Optimal cell yield of Pseudomonas aeruginosa grown under denitrifying conditions was obtained with 100 mM nitrate as the terminal electron acceptor, irrespective of the medium used. Nitrite as the terminal electron acceptor supported poor denitrifying growth when concentrations of less than 15 mM, but not higher, were used, apparently owing to toxicity exerted by nitrite. Nitrite accumulated in the medium during early exponential phase when nitrate was the terminal electron acceptor and then decreased to extinction before midexponential phase. The maximal rate of glucose and gluconate transport was supported by 1 mM nitrate or nitrite as the terminal electron acceptor under anaerobic conditions. The transport rate was greater with nitrate than with nitrite as the terminal electron acceptor, but the greatest transport rate was observed under aerobic conditions with oxygen as the terminal electron acceptor. When P. aeruginosa was inoculated into a denitrifying environment, nitrate reductase was detected after 3 h of incubation, nitrite reductase was detected after another 4 h of incubation, and maximal nitrate and nitrite reductase activities peaked together during midexponential phase. The latter coincided with maximal glucose transport activity.  (+info)

Molecular characterization of the nitrite-reducing system of Staphylococcus carnosus. (2/4712)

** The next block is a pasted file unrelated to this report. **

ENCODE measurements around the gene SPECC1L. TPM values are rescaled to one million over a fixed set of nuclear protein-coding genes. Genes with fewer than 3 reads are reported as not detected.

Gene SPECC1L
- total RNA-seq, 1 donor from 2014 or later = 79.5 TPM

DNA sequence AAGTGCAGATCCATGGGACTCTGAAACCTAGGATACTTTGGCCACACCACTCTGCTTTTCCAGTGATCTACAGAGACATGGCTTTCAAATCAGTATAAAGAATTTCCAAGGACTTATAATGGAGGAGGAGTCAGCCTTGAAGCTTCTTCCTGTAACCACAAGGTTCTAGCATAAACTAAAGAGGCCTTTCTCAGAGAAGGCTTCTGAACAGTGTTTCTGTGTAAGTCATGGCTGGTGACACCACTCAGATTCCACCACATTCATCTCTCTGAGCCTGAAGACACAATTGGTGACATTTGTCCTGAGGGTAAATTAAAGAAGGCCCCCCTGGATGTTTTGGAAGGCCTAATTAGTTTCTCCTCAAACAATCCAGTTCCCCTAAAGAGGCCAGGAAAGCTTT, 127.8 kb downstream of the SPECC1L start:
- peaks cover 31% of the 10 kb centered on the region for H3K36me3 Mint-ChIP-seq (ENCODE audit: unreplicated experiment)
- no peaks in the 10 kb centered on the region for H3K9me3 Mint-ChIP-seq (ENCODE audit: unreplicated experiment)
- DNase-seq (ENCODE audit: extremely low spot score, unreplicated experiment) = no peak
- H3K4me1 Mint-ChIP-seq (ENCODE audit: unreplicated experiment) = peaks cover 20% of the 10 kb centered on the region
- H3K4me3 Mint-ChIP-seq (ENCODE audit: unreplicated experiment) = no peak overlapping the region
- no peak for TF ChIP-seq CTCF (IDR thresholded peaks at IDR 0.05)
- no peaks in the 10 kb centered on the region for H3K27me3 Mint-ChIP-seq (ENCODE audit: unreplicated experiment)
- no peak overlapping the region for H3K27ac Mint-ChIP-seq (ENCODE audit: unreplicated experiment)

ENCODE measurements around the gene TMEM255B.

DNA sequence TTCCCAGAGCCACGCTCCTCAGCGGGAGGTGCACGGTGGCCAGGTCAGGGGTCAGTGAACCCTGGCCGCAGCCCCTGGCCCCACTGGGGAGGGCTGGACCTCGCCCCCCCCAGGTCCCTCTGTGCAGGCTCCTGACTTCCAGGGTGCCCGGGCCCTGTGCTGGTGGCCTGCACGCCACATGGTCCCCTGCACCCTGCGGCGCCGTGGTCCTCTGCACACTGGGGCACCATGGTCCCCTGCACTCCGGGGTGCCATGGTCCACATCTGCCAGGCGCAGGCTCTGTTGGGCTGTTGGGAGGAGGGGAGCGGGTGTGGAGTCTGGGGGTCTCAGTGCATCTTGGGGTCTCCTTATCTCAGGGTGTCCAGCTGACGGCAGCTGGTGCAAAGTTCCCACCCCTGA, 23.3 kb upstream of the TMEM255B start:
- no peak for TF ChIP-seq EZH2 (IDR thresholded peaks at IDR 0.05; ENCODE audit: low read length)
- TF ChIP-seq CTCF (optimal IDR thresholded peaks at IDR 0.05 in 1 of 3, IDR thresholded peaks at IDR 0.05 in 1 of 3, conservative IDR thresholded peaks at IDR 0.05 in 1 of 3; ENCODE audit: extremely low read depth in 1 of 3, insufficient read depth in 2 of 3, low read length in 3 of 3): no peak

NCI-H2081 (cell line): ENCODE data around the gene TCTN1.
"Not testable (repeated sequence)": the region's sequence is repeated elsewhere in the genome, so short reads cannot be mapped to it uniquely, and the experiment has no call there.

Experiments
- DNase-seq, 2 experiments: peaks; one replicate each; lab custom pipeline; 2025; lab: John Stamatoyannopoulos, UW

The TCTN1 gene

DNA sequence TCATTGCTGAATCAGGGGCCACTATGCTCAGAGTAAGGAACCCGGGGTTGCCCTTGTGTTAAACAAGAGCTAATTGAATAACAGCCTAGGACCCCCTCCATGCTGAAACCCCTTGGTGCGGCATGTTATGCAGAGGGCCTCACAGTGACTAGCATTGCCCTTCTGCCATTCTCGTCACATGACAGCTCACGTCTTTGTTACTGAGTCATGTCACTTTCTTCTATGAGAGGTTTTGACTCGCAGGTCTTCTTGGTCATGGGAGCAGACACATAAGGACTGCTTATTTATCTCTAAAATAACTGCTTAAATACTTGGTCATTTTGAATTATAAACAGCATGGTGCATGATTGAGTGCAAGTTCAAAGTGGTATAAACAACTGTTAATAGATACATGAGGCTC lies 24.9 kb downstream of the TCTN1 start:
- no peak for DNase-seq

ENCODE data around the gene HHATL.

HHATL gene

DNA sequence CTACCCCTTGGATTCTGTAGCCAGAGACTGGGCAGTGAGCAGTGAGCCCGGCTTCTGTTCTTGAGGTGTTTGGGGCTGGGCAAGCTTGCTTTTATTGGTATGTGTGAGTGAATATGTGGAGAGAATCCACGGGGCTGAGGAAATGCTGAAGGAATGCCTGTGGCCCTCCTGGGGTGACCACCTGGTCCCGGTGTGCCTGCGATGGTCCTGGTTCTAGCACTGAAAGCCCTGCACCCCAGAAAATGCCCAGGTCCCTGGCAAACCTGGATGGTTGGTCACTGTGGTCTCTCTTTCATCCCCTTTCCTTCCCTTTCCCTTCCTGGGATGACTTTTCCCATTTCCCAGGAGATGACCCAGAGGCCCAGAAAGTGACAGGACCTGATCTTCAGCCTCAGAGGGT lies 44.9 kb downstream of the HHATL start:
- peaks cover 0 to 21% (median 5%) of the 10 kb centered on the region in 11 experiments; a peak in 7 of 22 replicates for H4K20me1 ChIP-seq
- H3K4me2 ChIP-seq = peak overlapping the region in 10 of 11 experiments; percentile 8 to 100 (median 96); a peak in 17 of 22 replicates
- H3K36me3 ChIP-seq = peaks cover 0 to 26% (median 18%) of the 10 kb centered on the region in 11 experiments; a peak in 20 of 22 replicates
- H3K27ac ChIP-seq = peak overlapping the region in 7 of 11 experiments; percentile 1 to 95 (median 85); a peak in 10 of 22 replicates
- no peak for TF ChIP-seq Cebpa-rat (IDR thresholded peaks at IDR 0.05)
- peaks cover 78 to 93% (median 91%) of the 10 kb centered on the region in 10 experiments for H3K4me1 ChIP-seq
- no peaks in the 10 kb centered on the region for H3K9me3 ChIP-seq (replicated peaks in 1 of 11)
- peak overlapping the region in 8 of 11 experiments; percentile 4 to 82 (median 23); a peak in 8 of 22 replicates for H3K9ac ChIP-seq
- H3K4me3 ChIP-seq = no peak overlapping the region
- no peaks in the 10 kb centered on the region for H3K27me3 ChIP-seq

Characterization of a nitrite reductase-negative Staphylococcus carnosus Tn917 mutant led to the identification of the nir operon, which encodes NirBD, the dissimilatory NADH-dependent nitrite reductase; SirA, the putative oxidase and chelatase, and SirB, the uroporphyrinogen III methylase, both of which are necessary for biosynthesis of the siroheme prosthetic group; and NirR, which revealed no convincing similarity to proteins with known functions. We suggest that NirR is essential for nir promoter activity. In the absence of NirR, a weak promoter upstream of sirA seems to drive transcription of sirA, nirB, nirD, and sirB in the stationary-growth phase. In primer extension experiments one predominant and several weaker transcription start sites were identified in the nir promoter region. Northern blot analyses indicated that anaerobiosis and nitrite are induction factors of the nir operon: cells grown aerobically with nitrite revealed small amounts of full-length transcript whereas cells grown anaerobically with or without nitrite showed large amounts of full-length transcript. Although a transcript is detectable, no nitrite reduction occurs in cells grown aerobically with nitrite, indicating an additional oxygen-controlled step at the level of translation, enzyme folding, assembly, or insertion of prosthetic groups. The nitrite-reducing activity expressed during anaerobiosis is switched off reversibly when the oxygen tension increases, most likely due to competition for electrons with the aerobic respiratory chain. Another gene, nirC, is located upstream of the nir operon. nirC encodes a putative integral membrane-spanning protein of unknown function. A nirC mutant showed no distinct phenotype.  (+info)